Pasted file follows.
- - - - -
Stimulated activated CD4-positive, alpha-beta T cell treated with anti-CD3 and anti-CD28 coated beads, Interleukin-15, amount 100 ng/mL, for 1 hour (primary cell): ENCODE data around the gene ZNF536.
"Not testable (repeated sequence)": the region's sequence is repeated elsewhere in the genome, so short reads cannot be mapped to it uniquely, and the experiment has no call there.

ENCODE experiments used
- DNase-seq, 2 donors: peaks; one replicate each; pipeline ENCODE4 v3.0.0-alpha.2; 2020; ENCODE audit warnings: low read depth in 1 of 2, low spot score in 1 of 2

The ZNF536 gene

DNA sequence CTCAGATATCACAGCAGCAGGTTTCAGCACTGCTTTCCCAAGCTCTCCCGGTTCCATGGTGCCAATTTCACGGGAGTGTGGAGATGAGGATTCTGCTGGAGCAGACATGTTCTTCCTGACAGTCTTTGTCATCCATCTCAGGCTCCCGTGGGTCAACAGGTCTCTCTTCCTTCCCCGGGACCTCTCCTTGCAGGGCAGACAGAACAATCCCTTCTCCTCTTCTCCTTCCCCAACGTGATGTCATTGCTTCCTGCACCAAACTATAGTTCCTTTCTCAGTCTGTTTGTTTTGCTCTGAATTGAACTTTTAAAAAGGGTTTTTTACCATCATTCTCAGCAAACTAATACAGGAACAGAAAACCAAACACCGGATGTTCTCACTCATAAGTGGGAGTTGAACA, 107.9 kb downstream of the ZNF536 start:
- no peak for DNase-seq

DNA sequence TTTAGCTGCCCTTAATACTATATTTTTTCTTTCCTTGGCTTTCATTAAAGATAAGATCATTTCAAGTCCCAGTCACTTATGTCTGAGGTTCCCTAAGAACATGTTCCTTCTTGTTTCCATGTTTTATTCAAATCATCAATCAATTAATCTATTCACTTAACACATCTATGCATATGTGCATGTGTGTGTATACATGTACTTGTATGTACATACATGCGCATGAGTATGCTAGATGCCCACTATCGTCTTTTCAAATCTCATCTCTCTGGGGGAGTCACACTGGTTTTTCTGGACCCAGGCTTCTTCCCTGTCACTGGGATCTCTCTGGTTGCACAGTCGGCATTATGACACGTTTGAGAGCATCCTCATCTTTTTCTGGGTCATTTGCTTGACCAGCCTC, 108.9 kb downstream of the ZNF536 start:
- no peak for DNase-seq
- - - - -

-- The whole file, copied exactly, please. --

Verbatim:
Stimulated activated CD4-positive, alpha-beta T cell treated with anti-CD3 and anti-CD28 coated beads, Interleukin-15, amount 100 ng/mL, for 1 hour (primary cell): ENCODE data around the gene ZNF536.
"Not testable (repeated sequence)": the region's sequence is repeated elsewhere in the genome, so short reads cannot be mapped to it uniquely, and the experiment has no call there.

ENCODE experiments used
- DNase-seq, 2 donors: peaks; one replicate each; pipeline ENCODE4 v3.0.0-alpha.2; 2020; ENCODE audit warnings: low read depth in 1 of 2, low spot score in 1 of 2

The ZNF536 gene

DNA sequence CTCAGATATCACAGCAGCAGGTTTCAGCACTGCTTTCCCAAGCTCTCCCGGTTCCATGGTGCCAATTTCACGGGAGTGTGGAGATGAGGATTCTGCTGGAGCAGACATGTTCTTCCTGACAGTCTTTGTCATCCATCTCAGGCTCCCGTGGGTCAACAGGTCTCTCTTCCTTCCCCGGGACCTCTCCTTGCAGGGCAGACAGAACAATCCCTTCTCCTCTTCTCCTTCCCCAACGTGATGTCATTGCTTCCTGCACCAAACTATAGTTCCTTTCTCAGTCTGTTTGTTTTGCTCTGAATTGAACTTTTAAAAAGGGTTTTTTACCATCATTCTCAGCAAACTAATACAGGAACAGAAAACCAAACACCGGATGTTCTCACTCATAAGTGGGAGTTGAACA, 107.9 kb downstream of the ZNF536 start:
- no peak for DNase-seq

DNA sequence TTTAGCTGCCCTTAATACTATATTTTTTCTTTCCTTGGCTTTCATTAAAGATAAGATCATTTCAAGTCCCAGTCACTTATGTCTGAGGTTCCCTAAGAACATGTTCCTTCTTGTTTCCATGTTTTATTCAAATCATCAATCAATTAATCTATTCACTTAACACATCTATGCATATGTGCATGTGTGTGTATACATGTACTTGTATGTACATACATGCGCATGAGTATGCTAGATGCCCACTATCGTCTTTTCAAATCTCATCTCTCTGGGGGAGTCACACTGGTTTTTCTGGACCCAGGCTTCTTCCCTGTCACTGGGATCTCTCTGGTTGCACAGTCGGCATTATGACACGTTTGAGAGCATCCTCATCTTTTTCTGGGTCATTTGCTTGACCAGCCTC, 108.9 kb downstream of the ZNF536 start:
- no peak for DNase-seq